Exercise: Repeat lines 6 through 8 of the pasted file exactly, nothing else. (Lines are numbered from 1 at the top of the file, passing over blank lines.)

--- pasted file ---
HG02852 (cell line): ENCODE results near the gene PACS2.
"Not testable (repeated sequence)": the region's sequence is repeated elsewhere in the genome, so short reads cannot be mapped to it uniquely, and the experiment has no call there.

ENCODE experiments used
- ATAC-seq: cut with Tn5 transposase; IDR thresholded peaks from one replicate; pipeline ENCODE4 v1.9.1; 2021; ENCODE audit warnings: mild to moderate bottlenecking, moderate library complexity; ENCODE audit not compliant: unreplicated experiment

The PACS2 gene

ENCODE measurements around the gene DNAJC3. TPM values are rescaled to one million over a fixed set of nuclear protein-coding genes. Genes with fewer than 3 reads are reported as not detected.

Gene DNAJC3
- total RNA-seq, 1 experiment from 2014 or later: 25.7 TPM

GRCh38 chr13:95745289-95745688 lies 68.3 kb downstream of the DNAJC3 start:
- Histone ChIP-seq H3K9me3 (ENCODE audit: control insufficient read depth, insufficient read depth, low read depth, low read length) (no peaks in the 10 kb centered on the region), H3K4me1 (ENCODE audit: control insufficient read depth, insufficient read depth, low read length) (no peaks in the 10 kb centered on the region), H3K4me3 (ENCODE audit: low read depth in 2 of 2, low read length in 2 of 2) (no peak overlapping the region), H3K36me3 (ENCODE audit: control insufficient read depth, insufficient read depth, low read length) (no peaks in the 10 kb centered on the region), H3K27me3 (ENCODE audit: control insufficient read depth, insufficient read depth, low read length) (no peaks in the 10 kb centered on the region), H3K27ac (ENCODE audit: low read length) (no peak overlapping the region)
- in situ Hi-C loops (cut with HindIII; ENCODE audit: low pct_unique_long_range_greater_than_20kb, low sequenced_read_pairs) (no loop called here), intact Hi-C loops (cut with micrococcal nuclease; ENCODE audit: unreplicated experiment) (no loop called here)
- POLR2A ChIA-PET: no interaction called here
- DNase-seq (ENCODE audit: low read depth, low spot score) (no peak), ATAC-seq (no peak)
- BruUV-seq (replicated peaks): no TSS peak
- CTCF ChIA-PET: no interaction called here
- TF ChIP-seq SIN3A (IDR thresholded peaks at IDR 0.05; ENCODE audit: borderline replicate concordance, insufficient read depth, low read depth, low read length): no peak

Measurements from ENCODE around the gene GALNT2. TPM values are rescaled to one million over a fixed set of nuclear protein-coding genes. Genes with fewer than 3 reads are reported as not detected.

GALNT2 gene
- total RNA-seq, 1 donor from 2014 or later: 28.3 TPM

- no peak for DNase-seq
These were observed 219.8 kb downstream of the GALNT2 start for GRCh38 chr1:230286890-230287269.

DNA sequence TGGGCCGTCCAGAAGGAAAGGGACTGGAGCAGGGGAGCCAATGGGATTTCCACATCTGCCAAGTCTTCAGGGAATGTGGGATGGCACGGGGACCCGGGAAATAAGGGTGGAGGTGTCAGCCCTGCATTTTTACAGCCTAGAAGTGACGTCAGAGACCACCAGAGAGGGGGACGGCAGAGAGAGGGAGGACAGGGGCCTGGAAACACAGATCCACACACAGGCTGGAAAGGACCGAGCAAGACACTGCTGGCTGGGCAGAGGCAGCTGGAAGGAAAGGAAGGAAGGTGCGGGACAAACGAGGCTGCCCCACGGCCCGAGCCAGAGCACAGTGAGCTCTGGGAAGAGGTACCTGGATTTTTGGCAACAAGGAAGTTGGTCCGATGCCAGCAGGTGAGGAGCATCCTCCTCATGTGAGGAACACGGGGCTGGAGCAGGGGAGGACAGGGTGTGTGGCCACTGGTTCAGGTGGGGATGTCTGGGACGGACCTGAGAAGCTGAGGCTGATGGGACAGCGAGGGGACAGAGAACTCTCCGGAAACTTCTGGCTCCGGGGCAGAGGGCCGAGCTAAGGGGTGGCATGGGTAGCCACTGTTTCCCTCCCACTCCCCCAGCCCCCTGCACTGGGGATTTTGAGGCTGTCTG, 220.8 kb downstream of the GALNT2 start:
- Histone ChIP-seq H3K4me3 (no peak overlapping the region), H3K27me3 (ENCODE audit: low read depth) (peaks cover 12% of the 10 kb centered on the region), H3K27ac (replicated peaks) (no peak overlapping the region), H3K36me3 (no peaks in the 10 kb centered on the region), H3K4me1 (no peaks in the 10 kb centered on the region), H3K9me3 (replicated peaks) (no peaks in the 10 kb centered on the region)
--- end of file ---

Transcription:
ENCODE measurements around the gene DNAJC3. TPM values are rescaled to one million over a fixed set of nuclear protein-coding genes. Genes with fewer than 3 reads are reported as not detected.

Gene DNAJC3
- total RNA-seq, 1 experiment from 2014 or later: 25.7 TPM